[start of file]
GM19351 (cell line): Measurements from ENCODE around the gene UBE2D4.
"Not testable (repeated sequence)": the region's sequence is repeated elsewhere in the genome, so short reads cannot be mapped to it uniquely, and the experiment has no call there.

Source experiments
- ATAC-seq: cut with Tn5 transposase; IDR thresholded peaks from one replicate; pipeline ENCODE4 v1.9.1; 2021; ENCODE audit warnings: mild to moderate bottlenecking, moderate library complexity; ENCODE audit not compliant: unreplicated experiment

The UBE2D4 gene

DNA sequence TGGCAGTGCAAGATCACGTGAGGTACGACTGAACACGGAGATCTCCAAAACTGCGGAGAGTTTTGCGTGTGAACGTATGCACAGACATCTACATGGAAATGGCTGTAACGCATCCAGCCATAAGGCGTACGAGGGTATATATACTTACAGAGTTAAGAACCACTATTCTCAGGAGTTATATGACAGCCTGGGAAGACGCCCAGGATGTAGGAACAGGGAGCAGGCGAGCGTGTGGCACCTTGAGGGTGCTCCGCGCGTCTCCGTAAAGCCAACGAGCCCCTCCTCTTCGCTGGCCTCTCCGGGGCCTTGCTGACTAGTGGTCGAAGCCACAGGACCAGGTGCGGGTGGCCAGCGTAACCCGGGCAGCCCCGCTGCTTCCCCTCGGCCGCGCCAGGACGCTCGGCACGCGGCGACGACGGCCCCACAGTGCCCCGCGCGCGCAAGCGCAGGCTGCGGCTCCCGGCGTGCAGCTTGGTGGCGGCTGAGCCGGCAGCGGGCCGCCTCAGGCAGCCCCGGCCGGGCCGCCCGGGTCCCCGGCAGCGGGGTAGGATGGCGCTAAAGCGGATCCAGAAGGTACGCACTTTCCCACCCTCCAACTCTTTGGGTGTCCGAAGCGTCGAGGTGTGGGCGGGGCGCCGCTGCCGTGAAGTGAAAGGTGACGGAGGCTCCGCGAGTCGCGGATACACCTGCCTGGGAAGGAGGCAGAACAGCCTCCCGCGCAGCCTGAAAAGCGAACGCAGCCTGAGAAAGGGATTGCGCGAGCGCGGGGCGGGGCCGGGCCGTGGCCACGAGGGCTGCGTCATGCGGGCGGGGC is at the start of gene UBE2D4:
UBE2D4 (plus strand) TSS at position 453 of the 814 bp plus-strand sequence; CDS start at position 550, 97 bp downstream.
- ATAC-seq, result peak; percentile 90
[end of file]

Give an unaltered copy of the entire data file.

GM19351 (cell line): Measurements from ENCODE around the gene UBE2D4.
"Not testable (repeated sequence)": the region's sequence is repeated elsewhere in the genome, so short reads cannot be mapped to it uniquely, and the experiment has no call there.

Source experiments
- ATAC-seq: cut with Tn5 transposase; IDR thresholded peaks from one replicate; pipeline ENCODE4 v1.9.1; 2021; ENCODE audit warnings: mild to moderate bottlenecking, moderate library complexity; ENCODE audit not compliant: unreplicated experiment

The UBE2D4 gene

DNA sequence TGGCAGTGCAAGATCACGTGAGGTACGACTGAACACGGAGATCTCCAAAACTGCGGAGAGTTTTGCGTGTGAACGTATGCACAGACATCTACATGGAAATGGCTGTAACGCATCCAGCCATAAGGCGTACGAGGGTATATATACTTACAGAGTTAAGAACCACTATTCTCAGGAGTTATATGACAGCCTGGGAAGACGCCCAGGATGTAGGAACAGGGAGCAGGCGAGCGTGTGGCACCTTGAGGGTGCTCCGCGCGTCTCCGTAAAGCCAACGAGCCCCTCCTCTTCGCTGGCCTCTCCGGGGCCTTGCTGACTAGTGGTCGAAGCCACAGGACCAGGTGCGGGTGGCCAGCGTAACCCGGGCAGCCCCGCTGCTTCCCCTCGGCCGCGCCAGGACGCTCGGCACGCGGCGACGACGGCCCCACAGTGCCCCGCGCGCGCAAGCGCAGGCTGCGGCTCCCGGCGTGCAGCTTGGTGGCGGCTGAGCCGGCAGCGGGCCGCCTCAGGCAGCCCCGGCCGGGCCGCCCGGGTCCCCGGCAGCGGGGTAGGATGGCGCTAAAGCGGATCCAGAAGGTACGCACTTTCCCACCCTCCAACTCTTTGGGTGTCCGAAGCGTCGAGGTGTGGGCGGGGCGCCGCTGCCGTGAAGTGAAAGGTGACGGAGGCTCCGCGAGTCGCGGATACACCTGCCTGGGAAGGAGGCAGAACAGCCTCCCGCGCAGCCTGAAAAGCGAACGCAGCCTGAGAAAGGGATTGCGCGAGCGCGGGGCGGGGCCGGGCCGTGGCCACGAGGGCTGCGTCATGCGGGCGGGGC is at the start of gene UBE2D4:
UBE2D4 (plus strand) TSS at position 453 of the 814 bp plus-strand sequence; CDS start at position 550, 97 bp downstream.
- ATAC-seq, result peak; percentile 90